Oh, but there's so much more. Johnson veers off into another point about how Roof was "on prescription pills, the side effects of which are suicide and violent thoughts," and sagely observes that "Increasingly it seems that while not all prescription pill users are mass killers all mass killers are prescription pill users." That's some nice Alex Jones stuff there; even Roof's coldness in acting becomes part of the "he was crazy but not a racist" narrative:

Roof stayed and hung out with the blacks in the church for an hour before he began gunning them down. This isn’t exactly the behavior of someone who is a racist but it is the behavior of someone that’s crazy. If he were really planning to mess with the black community why did he kill them the day before Juneteenth?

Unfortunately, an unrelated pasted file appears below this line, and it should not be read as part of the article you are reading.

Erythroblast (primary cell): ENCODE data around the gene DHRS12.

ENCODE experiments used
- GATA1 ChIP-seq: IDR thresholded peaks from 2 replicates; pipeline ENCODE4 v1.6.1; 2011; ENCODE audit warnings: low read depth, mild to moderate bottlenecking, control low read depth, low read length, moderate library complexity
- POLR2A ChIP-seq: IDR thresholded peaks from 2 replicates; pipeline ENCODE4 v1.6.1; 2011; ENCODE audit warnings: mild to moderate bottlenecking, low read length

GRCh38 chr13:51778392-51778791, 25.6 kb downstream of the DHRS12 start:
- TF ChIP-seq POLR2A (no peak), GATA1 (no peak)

Two days before, actually, and maybe he had no idea? Or he did, and thought the symbolic timing would help make blacks angrier, to help move along that race war he thought he'd incite? What is Johnson's rhetorical question about Juneteenth supposed to suggest, even? Never mind, because now it's time to somehow blame feminists for the murders, maybe. We'll give a shiny new donkey to anyone who can parse out the point that Johnson's trying to make in this mess:

Roof and rape culture

Roof reportedly said that “you’re raping our women and you’re taking over our country. I have to do it.”